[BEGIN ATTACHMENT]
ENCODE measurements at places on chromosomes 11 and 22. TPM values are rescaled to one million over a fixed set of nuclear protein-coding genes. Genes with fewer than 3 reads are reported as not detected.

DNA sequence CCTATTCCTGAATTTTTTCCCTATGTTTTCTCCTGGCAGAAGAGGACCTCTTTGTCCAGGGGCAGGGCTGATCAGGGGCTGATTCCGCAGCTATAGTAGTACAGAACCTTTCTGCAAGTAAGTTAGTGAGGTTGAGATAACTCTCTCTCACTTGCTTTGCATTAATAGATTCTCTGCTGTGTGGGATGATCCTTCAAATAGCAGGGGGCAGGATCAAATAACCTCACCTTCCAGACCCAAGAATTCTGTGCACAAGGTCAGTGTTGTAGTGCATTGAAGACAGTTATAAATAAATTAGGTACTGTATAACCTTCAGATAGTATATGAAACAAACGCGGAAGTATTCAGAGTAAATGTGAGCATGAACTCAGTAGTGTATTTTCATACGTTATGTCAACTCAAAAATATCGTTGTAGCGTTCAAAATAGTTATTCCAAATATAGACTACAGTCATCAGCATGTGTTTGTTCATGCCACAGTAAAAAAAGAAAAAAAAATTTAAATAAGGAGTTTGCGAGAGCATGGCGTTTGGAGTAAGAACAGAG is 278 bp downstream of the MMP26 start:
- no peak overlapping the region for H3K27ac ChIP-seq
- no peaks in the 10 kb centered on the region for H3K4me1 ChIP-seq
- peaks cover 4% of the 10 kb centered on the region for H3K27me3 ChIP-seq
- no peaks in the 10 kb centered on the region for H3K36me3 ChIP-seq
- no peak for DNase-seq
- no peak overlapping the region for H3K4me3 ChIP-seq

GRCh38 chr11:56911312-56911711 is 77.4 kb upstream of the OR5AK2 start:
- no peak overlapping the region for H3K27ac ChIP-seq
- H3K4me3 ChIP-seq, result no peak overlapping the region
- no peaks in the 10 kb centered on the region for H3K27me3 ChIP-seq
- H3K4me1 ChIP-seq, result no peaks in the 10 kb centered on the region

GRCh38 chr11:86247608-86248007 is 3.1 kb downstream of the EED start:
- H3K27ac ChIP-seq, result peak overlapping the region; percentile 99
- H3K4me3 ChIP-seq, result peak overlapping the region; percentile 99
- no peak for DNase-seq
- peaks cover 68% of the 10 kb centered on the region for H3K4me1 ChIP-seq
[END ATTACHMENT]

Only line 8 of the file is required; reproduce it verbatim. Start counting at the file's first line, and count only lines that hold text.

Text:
- no peak overlapping the region for H3K4me3 ChIP-seq